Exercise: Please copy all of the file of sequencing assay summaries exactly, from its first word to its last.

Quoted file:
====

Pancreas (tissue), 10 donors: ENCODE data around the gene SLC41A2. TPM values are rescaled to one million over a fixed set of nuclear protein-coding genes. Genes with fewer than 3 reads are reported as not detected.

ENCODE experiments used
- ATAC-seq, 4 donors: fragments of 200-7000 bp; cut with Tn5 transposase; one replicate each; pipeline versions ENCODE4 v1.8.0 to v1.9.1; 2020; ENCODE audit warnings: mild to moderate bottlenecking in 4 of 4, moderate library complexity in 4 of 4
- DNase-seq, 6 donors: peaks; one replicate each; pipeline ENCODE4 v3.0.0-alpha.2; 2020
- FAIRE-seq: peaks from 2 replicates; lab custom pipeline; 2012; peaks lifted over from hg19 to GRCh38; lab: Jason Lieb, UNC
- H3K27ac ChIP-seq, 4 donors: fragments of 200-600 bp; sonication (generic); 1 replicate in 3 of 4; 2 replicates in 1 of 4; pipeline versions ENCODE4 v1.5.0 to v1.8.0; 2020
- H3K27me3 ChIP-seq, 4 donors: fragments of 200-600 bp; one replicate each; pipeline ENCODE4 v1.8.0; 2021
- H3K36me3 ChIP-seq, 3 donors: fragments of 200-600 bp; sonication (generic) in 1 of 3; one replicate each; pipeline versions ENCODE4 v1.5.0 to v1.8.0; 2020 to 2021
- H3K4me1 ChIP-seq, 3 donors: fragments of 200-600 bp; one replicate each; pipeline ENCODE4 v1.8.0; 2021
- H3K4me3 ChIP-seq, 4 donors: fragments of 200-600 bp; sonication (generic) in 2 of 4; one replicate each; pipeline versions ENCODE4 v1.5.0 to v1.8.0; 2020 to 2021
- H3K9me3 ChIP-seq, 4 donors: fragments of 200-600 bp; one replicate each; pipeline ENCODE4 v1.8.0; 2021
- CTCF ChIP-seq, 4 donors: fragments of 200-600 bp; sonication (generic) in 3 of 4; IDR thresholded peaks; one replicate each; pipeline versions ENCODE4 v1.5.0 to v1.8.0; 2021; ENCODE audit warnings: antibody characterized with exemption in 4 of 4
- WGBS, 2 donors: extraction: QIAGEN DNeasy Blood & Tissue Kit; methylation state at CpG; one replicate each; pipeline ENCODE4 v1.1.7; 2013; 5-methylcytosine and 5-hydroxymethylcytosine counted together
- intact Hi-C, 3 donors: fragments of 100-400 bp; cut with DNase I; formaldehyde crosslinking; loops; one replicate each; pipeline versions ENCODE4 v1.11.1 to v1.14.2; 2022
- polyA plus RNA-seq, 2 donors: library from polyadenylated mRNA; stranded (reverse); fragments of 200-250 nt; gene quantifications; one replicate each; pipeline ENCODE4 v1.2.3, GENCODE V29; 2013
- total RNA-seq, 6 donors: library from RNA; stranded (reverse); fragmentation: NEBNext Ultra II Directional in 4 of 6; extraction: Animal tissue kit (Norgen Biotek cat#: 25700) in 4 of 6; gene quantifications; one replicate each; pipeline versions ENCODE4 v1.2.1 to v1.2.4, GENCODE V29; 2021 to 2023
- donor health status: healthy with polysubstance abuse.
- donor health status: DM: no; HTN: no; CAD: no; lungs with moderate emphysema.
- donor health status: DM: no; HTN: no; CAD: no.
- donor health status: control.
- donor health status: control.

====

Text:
Pancreas (tissue), 10 donors: ENCODE data around the gene SLC41A2. TPM values are rescaled to one million over a fixed set of nuclear protein-coding genes. Genes with fewer than 3 reads are reported as not detected.

ENCODE experiments used
- ATAC-seq, 4 donors: fragments of 200-7000 bp; cut with Tn5 transposase; one replicate each; pipeline versions ENCODE4 v1.8.0 to v1.9.1; 2020; ENCODE audit warnings: mild to moderate bottlenecking in 4 of 4, moderate library complexity in 4 of 4
- DNase-seq, 6 donors: peaks; one replicate each; pipeline ENCODE4 v3.0.0-alpha.2; 2020
- FAIRE-seq: peaks from 2 replicates; lab custom pipeline; 2012; peaks lifted over from hg19 to GRCh38; lab: Jason Lieb, UNC
- H3K27ac ChIP-seq, 4 donors: fragments of 200-600 bp; sonication (generic); 1 replicate in 3 of 4; 2 replicates in 1 of 4; pipeline versions ENCODE4 v1.5.0 to v1.8.0; 2020
- H3K27me3 ChIP-seq, 4 donors: fragments of 200-600 bp; one replicate each; pipeline ENCODE4 v1.8.0; 2021
- H3K36me3 ChIP-seq, 3 donors: fragments of 200-600 bp; sonication (generic) in 1 of 3; one replicate each; pipeline versions ENCODE4 v1.5.0 to v1.8.0; 2020 to 2021
- H3K4me1 ChIP-seq, 3 donors: fragments of 200-600 bp; one replicate each; pipeline ENCODE4 v1.8.0; 2021
- H3K4me3 ChIP-seq, 4 donors: fragments of 200-600 bp; sonication (generic) in 2 of 4; one replicate each; pipeline versions ENCODE4 v1.5.0 to v1.8.0; 2020 to 2021
- H3K9me3 ChIP-seq, 4 donors: fragments of 200-600 bp; one replicate each; pipeline ENCODE4 v1.8.0; 2021
- CTCF ChIP-seq, 4 donors: fragments of 200-600 bp; sonication (generic) in 3 of 4; IDR thresholded peaks; one replicate each; pipeline versions ENCODE4 v1.5.0 to v1.8.0; 2021; ENCODE audit warnings: antibody characterized with exemption in 4 of 4
- WGBS, 2 donors: extraction: QIAGEN DNeasy Blood & Tissue Kit; methylation state at CpG; one replicate each; pipeline ENCODE4 v1.1.7; 2013; 5-methylcytosine and 5-hydroxymethylcytosine counted together
- intact Hi-C, 3 donors: fragments of 100-400 bp; cut with DNase I; formaldehyde crosslinking; loops; one replicate each; pipeline versions ENCODE4 v1.11.1 to v1.14.2; 2022
- polyA plus RNA-seq, 2 donors: library from polyadenylated mRNA; stranded (reverse); fragments of 200-250 nt; gene quantifications; one replicate each; pipeline ENCODE4 v1.2.3, GENCODE V29; 2013
- total RNA-seq, 6 donors: library from RNA; stranded (reverse); fragmentation: NEBNext Ultra II Directional in 4 of 6; extraction: Animal tissue kit (Norgen Biotek cat#: 25700) in 4 of 6; gene quantifications; one replicate each; pipeline versions ENCODE4 v1.2.1 to v1.2.4, GENCODE V29; 2021 to 2023
- donor health status: healthy with polysubstance abuse.
- donor health status: DM: no; HTN: no; CAD: no; lungs with moderate emphysema.
- donor health status: DM: no; HTN: no; CAD: no.
- donor health status: control.
- donor health status: control.